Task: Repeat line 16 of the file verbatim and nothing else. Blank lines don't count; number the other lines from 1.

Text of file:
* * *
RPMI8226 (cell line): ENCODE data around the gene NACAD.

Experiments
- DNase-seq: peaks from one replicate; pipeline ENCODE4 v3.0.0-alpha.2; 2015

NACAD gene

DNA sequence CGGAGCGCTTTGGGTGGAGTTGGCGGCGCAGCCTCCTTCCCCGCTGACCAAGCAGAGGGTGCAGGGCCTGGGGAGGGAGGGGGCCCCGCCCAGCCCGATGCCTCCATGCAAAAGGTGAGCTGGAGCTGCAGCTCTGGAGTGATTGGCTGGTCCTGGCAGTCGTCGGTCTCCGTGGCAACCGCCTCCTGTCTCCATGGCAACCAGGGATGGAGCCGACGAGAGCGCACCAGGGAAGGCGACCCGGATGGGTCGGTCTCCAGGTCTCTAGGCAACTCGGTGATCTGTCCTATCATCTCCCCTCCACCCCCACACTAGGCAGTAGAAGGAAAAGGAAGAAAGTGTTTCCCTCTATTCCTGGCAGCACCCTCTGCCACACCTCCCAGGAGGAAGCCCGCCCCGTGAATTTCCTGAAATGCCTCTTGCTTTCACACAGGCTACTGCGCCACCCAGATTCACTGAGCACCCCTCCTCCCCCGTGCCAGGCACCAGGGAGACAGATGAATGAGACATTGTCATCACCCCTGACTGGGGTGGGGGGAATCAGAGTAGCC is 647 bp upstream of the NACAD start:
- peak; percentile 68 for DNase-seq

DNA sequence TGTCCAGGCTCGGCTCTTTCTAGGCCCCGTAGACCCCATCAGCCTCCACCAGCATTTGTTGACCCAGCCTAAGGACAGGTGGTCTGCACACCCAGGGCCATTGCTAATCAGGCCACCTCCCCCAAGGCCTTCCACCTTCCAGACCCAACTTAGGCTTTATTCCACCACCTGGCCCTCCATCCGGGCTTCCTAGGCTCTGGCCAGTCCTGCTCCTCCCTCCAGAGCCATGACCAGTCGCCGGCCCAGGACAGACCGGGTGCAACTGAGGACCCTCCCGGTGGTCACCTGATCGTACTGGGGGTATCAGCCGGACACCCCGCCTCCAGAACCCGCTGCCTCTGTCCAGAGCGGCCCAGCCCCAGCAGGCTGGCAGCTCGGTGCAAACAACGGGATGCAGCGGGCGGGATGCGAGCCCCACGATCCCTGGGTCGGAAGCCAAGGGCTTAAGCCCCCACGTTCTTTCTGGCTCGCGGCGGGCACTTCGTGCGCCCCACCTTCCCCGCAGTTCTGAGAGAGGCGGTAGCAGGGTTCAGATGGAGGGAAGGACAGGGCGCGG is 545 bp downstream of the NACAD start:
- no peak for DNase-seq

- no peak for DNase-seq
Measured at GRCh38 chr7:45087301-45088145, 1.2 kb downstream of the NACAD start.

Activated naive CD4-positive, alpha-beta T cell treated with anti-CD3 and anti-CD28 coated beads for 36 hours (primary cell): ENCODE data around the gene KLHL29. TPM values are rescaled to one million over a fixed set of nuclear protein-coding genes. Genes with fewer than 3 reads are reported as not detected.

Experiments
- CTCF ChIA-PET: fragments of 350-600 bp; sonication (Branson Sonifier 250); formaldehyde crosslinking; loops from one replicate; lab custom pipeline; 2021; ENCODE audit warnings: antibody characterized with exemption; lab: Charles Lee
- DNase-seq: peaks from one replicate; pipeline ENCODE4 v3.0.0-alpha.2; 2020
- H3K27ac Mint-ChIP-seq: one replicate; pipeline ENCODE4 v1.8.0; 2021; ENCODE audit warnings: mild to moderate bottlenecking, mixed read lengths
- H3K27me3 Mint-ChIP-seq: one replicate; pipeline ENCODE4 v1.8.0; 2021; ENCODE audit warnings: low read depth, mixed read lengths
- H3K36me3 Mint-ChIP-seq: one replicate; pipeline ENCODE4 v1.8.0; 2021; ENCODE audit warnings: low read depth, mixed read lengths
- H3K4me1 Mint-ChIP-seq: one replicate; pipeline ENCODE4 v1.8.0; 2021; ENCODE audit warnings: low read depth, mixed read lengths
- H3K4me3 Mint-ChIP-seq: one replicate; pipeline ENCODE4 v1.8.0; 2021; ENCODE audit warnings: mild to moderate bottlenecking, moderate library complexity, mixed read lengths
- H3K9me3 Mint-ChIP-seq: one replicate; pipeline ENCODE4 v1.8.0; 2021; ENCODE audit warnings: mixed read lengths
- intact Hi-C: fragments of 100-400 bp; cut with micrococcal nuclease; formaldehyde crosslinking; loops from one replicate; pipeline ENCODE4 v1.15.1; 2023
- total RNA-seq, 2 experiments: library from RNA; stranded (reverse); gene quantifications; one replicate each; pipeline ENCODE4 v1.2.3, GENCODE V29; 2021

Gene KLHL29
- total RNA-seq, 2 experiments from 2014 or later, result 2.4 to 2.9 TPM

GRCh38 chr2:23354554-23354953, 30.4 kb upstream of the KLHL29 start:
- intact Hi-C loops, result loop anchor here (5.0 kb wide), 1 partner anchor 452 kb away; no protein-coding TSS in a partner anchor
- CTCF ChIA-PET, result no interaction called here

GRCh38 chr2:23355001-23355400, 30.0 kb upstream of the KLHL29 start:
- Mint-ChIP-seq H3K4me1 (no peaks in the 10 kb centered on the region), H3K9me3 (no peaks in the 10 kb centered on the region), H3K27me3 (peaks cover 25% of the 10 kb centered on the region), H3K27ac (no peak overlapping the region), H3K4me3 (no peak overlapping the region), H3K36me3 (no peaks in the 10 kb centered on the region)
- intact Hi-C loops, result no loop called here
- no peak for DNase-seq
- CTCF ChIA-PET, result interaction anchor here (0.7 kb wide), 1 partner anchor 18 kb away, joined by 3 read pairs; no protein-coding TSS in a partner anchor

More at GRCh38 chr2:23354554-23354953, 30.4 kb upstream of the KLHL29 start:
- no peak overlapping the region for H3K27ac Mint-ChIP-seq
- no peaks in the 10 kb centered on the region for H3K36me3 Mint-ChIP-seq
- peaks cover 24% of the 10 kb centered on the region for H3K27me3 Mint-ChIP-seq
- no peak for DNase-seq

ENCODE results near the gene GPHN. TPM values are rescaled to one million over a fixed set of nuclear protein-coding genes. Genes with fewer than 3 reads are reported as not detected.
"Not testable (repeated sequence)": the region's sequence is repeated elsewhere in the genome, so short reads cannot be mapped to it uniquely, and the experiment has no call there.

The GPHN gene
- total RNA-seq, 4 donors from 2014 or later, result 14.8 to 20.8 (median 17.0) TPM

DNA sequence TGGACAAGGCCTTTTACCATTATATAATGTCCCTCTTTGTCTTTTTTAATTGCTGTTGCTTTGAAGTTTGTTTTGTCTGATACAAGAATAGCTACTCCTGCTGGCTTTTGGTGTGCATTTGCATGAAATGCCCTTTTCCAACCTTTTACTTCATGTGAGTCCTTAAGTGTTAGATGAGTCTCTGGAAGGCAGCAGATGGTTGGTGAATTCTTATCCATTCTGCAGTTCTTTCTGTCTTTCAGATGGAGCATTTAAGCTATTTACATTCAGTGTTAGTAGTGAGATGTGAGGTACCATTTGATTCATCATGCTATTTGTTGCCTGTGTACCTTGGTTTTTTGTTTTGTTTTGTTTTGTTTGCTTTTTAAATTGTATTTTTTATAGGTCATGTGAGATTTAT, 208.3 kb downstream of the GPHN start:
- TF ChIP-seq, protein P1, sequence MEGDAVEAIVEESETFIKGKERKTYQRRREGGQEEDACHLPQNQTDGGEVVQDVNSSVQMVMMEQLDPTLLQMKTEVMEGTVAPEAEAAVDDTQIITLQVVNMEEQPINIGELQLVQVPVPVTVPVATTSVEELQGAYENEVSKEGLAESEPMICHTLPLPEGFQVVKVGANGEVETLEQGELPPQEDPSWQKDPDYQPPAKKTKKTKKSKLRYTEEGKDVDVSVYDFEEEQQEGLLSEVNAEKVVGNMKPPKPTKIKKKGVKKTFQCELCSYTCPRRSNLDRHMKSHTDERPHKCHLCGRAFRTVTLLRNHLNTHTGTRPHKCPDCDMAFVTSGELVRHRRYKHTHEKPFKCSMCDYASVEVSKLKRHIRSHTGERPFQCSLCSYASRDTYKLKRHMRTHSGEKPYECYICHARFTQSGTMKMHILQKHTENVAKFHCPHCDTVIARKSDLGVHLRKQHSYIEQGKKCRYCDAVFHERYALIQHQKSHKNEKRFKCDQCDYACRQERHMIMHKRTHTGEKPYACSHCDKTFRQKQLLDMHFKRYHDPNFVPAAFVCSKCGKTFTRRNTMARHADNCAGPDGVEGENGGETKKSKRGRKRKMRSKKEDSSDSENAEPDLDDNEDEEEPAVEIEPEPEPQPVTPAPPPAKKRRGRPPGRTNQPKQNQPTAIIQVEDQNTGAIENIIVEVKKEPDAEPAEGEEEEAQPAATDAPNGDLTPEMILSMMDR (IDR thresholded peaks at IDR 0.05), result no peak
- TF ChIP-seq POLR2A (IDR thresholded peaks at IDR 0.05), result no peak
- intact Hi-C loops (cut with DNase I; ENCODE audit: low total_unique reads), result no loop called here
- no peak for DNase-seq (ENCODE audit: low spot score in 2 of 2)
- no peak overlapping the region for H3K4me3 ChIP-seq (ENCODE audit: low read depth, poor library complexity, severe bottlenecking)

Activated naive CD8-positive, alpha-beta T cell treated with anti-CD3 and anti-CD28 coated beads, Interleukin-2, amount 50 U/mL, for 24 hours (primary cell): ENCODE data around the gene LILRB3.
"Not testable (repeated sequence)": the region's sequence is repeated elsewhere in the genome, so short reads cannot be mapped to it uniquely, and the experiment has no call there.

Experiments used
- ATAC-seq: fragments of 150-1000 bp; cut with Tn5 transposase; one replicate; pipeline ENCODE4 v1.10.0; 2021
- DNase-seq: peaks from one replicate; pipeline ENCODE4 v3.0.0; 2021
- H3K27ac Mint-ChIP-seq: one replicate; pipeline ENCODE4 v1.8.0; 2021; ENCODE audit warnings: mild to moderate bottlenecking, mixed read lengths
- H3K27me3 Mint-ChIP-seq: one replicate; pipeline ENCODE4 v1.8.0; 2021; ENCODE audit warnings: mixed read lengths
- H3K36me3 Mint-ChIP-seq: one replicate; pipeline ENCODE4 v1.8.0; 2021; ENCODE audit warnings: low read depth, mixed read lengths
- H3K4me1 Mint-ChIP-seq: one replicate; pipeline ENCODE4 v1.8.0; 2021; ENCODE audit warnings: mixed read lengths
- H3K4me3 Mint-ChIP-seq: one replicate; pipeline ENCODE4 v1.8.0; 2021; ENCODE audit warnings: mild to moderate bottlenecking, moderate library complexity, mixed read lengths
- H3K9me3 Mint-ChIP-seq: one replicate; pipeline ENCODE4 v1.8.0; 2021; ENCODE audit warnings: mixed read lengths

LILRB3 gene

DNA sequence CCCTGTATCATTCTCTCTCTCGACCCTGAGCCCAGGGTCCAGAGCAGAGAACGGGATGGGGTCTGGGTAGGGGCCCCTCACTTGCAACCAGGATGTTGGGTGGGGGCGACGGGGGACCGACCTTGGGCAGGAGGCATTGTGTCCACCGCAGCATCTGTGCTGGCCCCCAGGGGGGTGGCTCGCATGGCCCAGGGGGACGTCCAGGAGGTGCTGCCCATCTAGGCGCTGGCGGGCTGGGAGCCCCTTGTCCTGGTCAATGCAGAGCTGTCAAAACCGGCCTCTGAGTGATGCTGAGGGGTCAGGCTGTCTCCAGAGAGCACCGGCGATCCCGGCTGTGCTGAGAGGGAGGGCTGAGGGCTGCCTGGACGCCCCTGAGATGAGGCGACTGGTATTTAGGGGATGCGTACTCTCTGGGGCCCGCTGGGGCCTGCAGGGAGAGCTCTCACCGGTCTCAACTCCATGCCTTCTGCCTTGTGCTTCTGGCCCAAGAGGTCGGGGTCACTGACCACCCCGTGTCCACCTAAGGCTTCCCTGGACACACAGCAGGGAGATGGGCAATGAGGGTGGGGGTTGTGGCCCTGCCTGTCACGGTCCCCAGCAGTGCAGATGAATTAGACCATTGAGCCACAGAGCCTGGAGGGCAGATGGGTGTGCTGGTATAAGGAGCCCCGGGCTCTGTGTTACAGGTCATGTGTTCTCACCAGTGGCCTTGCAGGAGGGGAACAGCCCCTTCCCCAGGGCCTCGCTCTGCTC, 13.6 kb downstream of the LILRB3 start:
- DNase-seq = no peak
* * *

- H3K27me3 Mint-ChIP-seq: one replicate; pipeline ENCODE4 v1.8.0; 2021; ENCODE audit warnings: low read depth, mixed read lengths